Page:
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Cats:

The cat's rear rises
to meet my stroke...and is gone!
Was I not worthy?


Sam ran off last fall,
dumb cat. Bird song everywhere.
Is he still alive?


Home late. Three meowing cats
lead me into the kitchen.
Call of the tame!


Trying to write;
the cat invades my lap --
HER lap.

I hold my notebook over her,
but--"Squawk!"--
she's gone.

Now she won't look at me,
but soon I'll be, alas,
forgiven.

The above three haiku go together. She wanted to take possession of "her" lap. I wanted to write. I tried a compromise, left her on my lap, held my notebook above her so I could write, but tht wasn't good enough for her. The "alas" in the third one refers to the likelihood that when she forgives me, she'll return to my lap.


Sorry, sleeping cat:
I've just got to
uncross my legs.


Of her own volition
the cat leaves my lap -
I can walk!

When, after a long stay in my lap, insisting that I stroke her head precisely the right way - no, not that way, this way! - when the cat leaps off me, I want to stand, like Dr. Strangelove rising from his wheelchair, and cry out, "Mein Fuher, I can valk!"


The cat goes
from my lap toward the chair...
hell, she's back.

"Hell" because I was hoping to have regained freedom of motion.


White cat leaps
into the bushes...out floats
orange butterfly.


We've lost a cat,
but look at the three fine moths
we've gained!

Cats like to dawdle when you open the door for them, giving the moths lots of time to fly in. After all, to keep them out, you'd have to shut the door on the cat's tail.


Made to release her mouse,
the cat won't look at me.


White cat on the path
sees me coming, scoots.
Lonely human.


Strange house. Cat walking
toward the door sees me, stops with
forepaw curled in air.


Easy to tell her
from the other cushions -
two pointy things stick up.

Touch them...they twitch.
Whistle...they twitch. Touch almost...
but...not...quite...TWITCH!

These two haiku go together. Both deal with the cat's ears.


Peeping out of my shoes
which is sillier - kitten's face
or behind?


Cleaning the cat box -
we haven't been feeding her
THAT much!


Sparrows
in the bird bath. From the grass
a black cat watches.


We read. Far off brakes
screech - QUICK! to the window - cat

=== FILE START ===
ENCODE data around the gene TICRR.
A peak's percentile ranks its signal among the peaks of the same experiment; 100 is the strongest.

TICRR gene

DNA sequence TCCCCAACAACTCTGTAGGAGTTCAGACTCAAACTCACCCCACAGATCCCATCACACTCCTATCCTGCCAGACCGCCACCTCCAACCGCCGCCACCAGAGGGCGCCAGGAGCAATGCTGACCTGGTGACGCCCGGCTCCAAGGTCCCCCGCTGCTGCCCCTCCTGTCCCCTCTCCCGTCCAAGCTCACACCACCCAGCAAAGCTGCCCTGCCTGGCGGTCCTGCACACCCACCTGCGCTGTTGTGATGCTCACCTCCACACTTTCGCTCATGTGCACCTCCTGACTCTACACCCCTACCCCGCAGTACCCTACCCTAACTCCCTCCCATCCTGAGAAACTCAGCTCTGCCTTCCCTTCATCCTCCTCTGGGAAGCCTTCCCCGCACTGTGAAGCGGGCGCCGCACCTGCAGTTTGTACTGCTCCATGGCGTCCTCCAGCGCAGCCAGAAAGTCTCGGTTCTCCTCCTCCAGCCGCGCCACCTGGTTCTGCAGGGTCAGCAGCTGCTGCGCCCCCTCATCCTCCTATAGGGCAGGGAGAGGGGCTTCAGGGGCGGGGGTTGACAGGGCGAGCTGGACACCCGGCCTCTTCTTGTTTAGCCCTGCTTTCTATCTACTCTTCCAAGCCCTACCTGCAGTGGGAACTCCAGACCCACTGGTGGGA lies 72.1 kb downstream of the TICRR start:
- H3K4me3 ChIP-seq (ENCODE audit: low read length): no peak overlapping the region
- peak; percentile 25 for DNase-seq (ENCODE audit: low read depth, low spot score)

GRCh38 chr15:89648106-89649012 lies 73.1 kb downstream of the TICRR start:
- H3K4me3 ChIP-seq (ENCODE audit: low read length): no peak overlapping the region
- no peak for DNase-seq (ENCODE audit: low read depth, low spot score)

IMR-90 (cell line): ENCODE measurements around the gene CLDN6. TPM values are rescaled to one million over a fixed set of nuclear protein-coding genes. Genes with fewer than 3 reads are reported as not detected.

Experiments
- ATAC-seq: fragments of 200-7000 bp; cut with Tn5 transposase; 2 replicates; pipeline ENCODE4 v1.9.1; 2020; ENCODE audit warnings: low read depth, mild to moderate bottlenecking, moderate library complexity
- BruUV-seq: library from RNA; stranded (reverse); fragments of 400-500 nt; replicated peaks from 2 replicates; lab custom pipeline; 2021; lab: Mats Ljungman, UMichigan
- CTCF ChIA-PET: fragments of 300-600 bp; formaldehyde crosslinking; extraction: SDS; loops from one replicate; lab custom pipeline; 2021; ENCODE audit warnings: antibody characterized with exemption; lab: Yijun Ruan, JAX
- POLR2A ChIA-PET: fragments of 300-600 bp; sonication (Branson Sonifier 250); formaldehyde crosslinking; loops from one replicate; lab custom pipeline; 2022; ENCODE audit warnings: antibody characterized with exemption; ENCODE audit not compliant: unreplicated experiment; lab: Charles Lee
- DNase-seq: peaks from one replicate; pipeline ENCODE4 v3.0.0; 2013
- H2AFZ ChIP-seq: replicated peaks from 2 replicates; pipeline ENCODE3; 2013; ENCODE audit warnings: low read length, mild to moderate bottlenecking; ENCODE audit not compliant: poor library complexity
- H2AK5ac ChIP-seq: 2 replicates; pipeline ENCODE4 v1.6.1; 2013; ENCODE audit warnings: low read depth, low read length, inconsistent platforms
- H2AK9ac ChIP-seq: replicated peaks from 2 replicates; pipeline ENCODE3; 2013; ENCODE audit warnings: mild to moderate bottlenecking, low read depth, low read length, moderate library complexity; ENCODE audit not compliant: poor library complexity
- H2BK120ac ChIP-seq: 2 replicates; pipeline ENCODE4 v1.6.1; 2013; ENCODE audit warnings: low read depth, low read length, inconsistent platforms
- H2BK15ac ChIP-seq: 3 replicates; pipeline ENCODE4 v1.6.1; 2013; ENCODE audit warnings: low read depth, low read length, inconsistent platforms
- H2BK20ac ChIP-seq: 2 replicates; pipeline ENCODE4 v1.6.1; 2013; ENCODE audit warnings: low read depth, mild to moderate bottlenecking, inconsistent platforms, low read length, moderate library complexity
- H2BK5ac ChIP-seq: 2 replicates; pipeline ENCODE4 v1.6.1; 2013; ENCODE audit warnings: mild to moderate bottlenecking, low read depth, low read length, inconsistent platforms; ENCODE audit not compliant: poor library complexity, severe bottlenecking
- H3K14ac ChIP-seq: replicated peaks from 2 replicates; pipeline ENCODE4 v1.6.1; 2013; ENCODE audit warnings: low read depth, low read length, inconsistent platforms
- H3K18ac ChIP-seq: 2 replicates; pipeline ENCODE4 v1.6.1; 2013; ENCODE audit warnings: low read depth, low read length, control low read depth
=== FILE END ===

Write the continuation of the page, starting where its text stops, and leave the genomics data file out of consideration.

stares into darkness.


Scooping stuff out of
the cat-box...Aha!
yet ANOTHER lump!

Like any job, cleaning the cat box can become an obsession.


A black cat
tiptoeing on her
white stalkings.


I've scolded poets --
now I'll explain myself
to the cat.

Finding fault with someone else's poetry is about as fruitless and painful as trying to explain to the cat why she can't do or have something.


The cat stands,
looking up, her feet and tail
right where they should be.


Two green sparks ahead...
no, four! Two headlights
in each cat eye.


Cat's eyes --
how do they turn headlights' flare
into bright pinpricks.


Feeling sorry for the cat
because I won't get up
to feed her.


All day overcast,
but few drops. The cat blinks,
dozes: Rain -- big deal.


August. Almost sat
on the cat, draped across
my chair.


Pam and I are big;
Gypsy, the cat, is small.
Well, that's the theory.


The cat attacks our feet
from beneath the bed. I think
she's serious!


Light touches, both sides
of my ankle...a scamper;
cat counting coup.

Among some tribes - the Dakota for example - warriors in battle would prove their bravery by darting at an enemy soldier, touching him (without harming him) and escaping. This was called "counting coup." Our cat does this when she wants us to play with her. USUALLY she keeps her claws sheathed when she does this.


Here's the cat – come in!
Do the birds sing
easier?


Up and across the dresser,
over wallet, pens –
cat chases fly.


Chased by the cat,
a fly floats ahead
just out of reach.


All right, cat, go out,
but, please, no more
baby birds.


I can't resist
the cat's pleading. Birds
know better.


I get out her toy.
Running full tilt -- the cat's
whimpers.

Hard to describe the tiny mews of eagerness that are squeezed out of her by her gallop to tear at the latest toy.


BudaTHUD BudaTHUD –
not a horse, just a
tiny cat.


The cat is huge now –
9 pounds. More than I weighed
at birth.


Even when I see
what the cat is thinking,
I can't say it.

If I tried to say it, it would sound a lot like "meow".

Decide, cat!
Before this door trims
your tail's tip.

She looks out the window by the door. I open the door. She moves in front of the door, between it and the outer door's glass or screen. I open it. She doesn't move. Or she moves out, but pauses with the tip of her tail still inside....


Only the tip
of the cat's tail twitches.
Is the dog jealous?

The dog didn't have such fine-tuned control of his tail. Excited, his flailing tail might whack the furniture, knock things over.


Ting tinka ting ting –
the cat's collar-tag against
her metal food dish.

Usually the cat wants to be unheard, has learned to move so as to keep even her collar tags quiet. She must be very eager to eat.


Water flow uphill?
See, rippling on to the table,
a cat!


CRACK! says the sky.
Eyes seek mine - two cats and two dogs.
They just look at me.


Cats and women -
the voice questions while the eyes
know all the answers.


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Cats

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